campus asking people to share their stories, and eventually interviewed and photographed
some two dozen students, as well as faculty and staff members. Emily Tang is now finishing her junior year,
after depression forced her to take a two year leave of absence. EMILY TANG, MIT Student: I would just sit
there wrapped in a blanket. The achievement of the day was, I got out
of bed. And I wasn’t eating. It was like one meal a day, and then that
was usually like, you know, somebody had bought something and come home, and been like, eat
this, please. Everything felt like there like was like a
layer of cotton, or fog, or something wrapped around my brain, and I just — like, everything
was just so blah. JEFFREY BROWN: The essays and portraits were
first published in the campus newspaper, The Tech. They’re now collected in a book, “Portraits
of Resilience.” DANIEL JACKSON: I hoped to capture the personality
and charisma of the person that I was interviewing, the strength and the vulnerability. And I wanted to make photos that weren’t sensationalist,
but that captured something of the depth of the individual. JEFFREY BROWN: The black-and-white portraits
reveal a range of emotion. Haley Cope is a senior in women and gender
studies. HALEY COPE, MIT Student: I can look at my
experiences through the lens of my faith, and I can look at the experience of depression
as a cross that I bear. And that gives a completely different view
of the experience that I’m still grappling with. JEFFREY BROWN: Victor Morales battled depression
as a student and after graduating. VICTOR MORALES, MIT Student: Depression, you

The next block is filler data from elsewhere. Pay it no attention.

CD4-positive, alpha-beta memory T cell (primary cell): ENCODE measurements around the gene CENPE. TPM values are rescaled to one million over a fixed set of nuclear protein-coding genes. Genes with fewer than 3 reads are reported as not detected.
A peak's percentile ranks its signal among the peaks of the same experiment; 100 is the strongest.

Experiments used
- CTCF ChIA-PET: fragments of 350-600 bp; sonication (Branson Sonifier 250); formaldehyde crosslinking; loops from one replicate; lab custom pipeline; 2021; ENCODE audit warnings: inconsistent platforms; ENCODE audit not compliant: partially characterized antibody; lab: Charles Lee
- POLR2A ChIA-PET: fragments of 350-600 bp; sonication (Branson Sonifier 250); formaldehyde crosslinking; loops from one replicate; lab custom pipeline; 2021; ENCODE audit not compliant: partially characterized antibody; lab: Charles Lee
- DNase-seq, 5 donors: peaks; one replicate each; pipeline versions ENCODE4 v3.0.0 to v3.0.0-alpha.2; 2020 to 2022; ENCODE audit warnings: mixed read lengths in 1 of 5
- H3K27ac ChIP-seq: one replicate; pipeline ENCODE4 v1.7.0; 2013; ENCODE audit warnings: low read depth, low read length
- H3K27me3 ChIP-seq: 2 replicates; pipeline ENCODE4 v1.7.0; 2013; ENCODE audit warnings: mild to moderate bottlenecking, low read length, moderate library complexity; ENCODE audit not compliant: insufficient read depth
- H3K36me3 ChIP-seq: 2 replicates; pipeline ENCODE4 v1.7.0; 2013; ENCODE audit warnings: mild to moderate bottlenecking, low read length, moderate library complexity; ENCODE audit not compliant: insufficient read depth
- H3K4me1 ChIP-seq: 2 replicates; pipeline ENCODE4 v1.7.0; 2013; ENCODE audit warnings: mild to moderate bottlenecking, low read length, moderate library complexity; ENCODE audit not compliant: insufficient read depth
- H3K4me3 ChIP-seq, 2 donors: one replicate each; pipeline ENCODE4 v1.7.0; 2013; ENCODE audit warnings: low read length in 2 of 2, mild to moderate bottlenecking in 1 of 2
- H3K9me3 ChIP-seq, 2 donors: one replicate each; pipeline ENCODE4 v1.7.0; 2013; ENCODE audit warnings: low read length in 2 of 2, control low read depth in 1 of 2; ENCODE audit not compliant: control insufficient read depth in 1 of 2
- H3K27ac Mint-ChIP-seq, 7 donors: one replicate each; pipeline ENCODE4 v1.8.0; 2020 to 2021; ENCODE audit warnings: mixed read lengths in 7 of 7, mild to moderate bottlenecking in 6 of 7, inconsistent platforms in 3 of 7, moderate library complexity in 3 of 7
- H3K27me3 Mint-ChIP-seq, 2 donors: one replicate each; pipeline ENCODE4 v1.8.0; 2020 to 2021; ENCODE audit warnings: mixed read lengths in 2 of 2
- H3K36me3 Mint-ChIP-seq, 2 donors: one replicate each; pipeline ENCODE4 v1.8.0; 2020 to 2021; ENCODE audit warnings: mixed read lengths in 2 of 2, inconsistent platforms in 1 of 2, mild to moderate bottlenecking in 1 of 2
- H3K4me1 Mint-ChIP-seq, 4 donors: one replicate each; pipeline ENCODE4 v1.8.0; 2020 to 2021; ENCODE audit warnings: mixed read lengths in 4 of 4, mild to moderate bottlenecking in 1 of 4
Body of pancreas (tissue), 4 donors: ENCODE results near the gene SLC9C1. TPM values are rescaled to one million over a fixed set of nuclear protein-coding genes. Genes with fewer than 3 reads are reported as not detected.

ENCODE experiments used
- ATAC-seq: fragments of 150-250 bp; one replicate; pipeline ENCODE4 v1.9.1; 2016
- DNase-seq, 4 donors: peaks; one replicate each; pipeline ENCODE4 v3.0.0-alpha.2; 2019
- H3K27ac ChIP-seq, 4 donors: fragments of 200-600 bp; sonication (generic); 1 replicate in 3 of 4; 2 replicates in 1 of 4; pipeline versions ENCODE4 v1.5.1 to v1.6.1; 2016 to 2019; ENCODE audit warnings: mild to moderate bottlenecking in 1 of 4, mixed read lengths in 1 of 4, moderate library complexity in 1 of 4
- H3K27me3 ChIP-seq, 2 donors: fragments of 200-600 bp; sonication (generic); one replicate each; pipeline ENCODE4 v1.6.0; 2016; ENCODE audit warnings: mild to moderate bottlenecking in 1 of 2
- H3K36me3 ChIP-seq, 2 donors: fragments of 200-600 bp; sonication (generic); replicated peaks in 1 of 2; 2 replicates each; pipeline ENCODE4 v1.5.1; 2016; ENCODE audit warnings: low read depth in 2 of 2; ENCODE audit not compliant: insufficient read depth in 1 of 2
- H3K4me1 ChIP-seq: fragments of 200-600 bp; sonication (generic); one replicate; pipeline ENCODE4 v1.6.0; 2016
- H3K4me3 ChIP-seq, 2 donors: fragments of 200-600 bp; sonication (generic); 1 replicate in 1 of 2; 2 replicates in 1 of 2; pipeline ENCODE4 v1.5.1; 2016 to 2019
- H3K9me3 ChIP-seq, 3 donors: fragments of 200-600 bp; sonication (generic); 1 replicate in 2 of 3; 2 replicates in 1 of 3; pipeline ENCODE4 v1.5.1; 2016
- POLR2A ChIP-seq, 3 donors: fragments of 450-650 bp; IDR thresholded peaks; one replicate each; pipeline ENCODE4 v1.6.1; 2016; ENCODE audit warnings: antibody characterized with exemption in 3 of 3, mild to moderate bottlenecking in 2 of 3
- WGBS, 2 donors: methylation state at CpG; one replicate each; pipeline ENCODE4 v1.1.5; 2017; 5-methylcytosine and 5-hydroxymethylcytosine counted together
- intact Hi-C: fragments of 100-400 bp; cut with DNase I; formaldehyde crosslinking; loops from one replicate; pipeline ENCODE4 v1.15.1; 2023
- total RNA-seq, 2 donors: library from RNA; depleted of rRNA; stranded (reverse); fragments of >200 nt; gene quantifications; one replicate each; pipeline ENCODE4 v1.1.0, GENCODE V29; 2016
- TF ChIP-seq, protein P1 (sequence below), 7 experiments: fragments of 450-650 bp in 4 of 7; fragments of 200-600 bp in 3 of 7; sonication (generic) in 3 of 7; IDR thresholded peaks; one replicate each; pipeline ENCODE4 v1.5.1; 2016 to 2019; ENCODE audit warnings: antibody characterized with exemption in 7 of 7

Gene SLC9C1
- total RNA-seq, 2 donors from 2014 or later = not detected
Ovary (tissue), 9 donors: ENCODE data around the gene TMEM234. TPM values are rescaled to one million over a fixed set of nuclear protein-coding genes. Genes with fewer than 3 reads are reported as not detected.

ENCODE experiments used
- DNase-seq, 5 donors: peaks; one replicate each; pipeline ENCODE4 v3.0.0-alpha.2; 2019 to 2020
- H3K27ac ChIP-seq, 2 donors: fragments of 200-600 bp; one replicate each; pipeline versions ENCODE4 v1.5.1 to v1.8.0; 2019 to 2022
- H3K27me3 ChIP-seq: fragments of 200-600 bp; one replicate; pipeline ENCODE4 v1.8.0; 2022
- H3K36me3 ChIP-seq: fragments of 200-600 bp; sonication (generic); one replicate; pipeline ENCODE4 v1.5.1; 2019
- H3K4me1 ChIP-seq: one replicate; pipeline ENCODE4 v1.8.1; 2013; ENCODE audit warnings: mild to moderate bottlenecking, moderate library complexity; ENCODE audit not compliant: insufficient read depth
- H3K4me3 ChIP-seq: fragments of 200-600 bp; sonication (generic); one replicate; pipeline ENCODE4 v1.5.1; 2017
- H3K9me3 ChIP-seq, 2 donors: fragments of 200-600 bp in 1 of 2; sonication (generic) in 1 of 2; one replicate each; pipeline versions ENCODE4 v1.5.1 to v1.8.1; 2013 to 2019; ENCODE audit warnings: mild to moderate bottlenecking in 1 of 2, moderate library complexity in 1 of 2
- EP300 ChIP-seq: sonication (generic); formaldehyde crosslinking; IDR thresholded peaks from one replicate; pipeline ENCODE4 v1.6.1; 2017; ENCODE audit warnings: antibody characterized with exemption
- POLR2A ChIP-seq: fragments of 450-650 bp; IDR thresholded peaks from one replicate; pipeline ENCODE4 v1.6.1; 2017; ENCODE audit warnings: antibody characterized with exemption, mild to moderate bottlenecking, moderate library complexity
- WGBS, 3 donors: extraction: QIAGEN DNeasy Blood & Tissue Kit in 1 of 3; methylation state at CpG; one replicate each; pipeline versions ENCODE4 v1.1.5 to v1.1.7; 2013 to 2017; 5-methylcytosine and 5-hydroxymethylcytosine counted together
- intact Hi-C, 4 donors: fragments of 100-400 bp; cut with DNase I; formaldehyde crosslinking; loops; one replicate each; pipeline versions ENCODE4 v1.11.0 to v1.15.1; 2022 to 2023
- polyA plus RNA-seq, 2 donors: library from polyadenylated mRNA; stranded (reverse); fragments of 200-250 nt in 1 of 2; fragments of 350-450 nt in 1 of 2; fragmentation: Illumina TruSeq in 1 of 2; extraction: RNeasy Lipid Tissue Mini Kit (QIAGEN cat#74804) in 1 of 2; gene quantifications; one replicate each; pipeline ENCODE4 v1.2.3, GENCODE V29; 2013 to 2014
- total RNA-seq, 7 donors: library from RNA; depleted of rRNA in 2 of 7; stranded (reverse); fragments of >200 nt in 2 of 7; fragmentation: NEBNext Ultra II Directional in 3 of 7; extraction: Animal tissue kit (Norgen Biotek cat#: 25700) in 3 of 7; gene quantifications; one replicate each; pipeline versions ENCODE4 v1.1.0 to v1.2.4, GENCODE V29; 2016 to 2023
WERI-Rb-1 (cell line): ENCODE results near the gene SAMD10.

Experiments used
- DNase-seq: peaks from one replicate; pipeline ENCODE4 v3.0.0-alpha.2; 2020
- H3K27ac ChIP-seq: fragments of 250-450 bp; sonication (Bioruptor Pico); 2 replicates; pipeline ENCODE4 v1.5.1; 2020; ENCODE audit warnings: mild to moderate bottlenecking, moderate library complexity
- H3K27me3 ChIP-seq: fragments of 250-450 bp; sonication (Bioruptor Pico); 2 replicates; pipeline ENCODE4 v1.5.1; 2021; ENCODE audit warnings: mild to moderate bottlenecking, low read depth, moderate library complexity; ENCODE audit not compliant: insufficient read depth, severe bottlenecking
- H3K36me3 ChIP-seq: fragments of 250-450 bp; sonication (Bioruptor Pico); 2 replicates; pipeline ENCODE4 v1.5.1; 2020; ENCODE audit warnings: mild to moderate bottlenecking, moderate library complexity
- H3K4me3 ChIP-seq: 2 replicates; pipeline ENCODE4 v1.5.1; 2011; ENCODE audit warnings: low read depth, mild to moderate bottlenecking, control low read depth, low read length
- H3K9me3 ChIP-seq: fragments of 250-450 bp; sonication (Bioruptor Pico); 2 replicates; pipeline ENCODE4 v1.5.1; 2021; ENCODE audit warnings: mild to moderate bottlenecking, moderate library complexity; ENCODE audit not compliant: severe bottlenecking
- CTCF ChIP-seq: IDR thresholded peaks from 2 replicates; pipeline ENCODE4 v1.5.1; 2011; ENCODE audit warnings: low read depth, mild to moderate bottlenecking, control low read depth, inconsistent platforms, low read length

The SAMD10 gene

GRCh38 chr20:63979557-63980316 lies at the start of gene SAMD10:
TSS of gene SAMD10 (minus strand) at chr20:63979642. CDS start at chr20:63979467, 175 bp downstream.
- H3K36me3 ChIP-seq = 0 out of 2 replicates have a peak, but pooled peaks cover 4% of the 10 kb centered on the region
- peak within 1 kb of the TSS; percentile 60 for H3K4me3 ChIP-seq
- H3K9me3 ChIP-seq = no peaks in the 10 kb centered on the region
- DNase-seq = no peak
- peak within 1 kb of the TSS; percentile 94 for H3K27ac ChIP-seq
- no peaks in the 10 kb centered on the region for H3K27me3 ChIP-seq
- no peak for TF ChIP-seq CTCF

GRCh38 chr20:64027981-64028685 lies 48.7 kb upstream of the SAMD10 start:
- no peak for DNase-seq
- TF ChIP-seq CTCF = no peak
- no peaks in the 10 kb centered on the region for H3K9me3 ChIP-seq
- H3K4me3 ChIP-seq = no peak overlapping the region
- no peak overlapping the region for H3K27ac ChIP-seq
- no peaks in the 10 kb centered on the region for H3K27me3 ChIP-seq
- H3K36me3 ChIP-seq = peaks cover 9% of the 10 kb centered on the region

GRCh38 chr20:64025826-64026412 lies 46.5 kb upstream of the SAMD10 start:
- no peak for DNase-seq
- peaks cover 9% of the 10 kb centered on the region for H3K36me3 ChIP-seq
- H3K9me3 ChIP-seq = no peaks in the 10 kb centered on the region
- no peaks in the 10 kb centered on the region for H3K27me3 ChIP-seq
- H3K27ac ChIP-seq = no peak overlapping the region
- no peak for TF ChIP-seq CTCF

know, whether it’s the good or the bad, whether it’s the happiness or the tears, for me, my
depression was numb. It — I felt nothing. JEFFREY BROWN: The essays tell of different
experiences and potential causes: genetic predisposition, traumas in their lives, a
chronic health condition. And then there’s the stress on today’s students. DANIEL JACKSON: I think life is much harder
for students today than it was when I was a student. There’s so much pressure to perform. There are so many reductionist, numeric measures
of success. And this isn’t MIT. This is everywhere, whether it’s counting
the number of Facebook likes you have, the number of times you’re retweeted, your GPA,
your internship salary. Kids now have resumes when they’re in high
school. JEFFREY BROWN: Right, measurements of how
they’re doing. DANIEL JACKSON: That’s right. JEFFREY BROWN: And maybe failing. DANIEL JACKSON: That’s right. Well, in fact, I believe it’s not possible
to succeed in this environment, because if you’re measuring yourself day by day by all
these short-term ratings, eventually, you won’t measure up. JEFFREY BROWN: Jackson’s answer, focus on
the strengths and perseverance of people battling sometimes crippling depression, and the importance
of friendships and loved ones to help them get through. DANIEL JACKSON: Well, I thought of it as a
way of making a gallery of people who could stand up and say, this is me, and I’m proud
of my experience. Not only am I not ashamed by what happened
to me, but I’m proud to tell my story and to show that it’s possible to struggle with
depression or anxiety, whatever other mental health condition, and reach the light at the
end of the tunnel. JEFFREY BROWN: Jackson’s book was recently
given to all first-year students. For the “PBS NewsHour,” I’m Jeffrey Brown
on the campus of MIT in Cambridge, Massachusetts.